The trigger is Ruger’s Elite two-stage. Trigger pull averages 3 pounds, 14 ounces. The first stage is just over 2 pounds, so to complete the pull takes less than 2 pounds. The second stage has some mushy travel and there is a bit of overtravel after it breaks, but overall, it’s one of the better factory AR triggers I have tried. A full-strength hammer spring and lightweight hammer ensure fast lock times and consistent primer ignition, important with .308 ammo. I had no function issues when shooting the gun, even with some surplus military ammo.
The forged receivers are 7075-T6 hard-coat anodized aluminum. The upper includes the traditional brass deflector and forward assist. The upper also has a full-length Picatinny rail. The lower receiver has a flared magazine well. There are safety vent holes in the upper receiver, barrel extension and bolt carrier to direct the gas safely away from the shooter in the event of a case failure. The buttstock is a Magpul MOE SL and the grip is a Magpul MOE as well. All controls are standard AR-style in right-hand only.
While many of the components are specific to the SFAR, the rifle is also compatible with mil-spec MSR trigger groups, receiver end plates, charging handles, pistol grips and adjustable stocks.
The gun normally comes with one, 20-round Magpul PMAG magazine and is compatible with SR25/AR-10-pattern .308 Win./7.62 NATO magazines. In my case, I live in the communist state of Vermont, so it shipped with a 10-round magazine. However, I have a lot of older magazines that were grandfathered when the smears in Montpelier passed the magazine ban. These all work well, including some 30-round magazines I tried.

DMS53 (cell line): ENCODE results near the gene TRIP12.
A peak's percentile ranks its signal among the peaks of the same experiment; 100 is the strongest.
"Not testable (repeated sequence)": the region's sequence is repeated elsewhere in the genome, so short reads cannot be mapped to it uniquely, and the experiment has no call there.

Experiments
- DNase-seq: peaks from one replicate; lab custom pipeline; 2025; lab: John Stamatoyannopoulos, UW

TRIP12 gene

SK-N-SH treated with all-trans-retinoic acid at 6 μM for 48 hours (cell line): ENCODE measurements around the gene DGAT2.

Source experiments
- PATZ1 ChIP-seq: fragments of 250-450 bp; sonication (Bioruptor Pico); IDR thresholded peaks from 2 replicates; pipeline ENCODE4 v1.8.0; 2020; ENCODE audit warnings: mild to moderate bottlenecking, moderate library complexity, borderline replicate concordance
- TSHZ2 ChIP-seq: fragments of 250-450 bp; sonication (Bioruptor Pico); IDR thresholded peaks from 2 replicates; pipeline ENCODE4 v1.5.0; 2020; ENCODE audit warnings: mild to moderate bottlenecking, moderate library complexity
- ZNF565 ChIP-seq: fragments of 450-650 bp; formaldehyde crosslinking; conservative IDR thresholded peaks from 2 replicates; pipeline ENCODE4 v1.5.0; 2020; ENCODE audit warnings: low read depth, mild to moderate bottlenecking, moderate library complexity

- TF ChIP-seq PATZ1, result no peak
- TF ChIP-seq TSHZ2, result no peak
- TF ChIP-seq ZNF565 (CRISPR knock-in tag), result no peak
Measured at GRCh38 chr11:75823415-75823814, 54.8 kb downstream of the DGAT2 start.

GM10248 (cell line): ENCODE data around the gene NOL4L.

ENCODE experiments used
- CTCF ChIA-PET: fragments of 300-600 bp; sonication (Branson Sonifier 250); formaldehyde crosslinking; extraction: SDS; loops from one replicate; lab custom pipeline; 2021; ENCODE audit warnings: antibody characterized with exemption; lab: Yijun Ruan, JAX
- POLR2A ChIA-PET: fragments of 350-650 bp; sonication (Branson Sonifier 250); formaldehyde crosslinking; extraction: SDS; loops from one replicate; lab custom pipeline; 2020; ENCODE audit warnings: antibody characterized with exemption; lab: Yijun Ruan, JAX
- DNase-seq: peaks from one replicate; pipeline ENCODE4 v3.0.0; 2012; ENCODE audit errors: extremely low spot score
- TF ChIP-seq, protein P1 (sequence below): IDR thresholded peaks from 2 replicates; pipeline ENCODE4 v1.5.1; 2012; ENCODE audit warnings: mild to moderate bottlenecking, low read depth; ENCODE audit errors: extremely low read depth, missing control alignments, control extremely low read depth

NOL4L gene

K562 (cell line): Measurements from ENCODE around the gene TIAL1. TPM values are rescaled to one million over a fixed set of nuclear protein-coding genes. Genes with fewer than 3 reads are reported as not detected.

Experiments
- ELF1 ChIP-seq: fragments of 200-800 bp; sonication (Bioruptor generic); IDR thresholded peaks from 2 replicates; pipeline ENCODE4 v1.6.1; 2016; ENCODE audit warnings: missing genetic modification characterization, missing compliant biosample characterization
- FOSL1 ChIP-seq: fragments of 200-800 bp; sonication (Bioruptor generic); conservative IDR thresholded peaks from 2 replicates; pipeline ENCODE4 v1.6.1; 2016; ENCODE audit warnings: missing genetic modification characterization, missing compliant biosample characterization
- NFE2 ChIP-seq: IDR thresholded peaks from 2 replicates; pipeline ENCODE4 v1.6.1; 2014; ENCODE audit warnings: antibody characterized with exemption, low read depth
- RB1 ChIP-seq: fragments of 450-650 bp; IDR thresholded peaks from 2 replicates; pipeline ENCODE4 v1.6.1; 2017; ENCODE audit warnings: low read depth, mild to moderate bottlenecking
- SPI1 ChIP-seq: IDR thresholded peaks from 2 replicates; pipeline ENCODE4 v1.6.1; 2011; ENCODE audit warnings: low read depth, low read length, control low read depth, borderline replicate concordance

I first installed a 6-24X Swarovski scope for the formal range test. I was amazed at the accuracy this gun is capable of producing. It loves the Remington 168-grain Match ammo, which resulted in several tiny groups. Every ammo I tried was accurate, but this stuff was amazing in this rifle.
We tried shooting at 100 yards from field positions. Mike Brookman and I were easily able to run our MGM Know Your Limits target, hitting all targets including the 2-inch final target.
I replaced the big scope with a Bushnell 1-6.5x30mm with an illuminated dot. I also plan to use this gun for competition, plinking, for home defense and hunting, so this is a very good all-around optic.
This gun is fun to shoot and makes a day at the range enjoyable. Why is this important to a hunting gun? It builds familiarity, skills and confidence in the rifle. Learning to be decisive and to shoot fast has helped me take a lot of deer over the years. With luck, I’ll add a few more with this rifle this fall.
• Type: semi-auto centerfire rifle
• Caliber: .308 Win.
• Magazine: Magpul PMAG; 20-rnd. capacity (10-rnd. capacity mags available); compatible with SR25/AR-10-pattern .308 Win./7.62 NATO magazines
• Barrel: 16.1″, 20″ (tested); heavy contour; 5R rifling; 1:10″ RH twist; threaded ⅝”-24 w/Ruger two-port Boomer muzzle brake
• Gas-System Length: rifle
• Trigger: Ruger Elite 452; two-stage; 4.5-lb. pull weight
• Sights: none; Picatinny rail for optics
• Safety: AR-style, two-position
• Stock: Magpul MOE SL; Magpul MOE grip; 11″-14.25″ LOP; tubular aluminum, free-floating, 15″ handguard w/M-LOK slots; full-length Picatinny top rail; QD sling swivels
• Metal Finish: Type III, hard-coat anodized
• Overall Length: 38″-41.25″
• Weight: 7.3 lbs.
• Accessories: gas-block adjustment tool
• MSRP: $1,329; ruger.com
Article by BRYCE M. TOWSLEY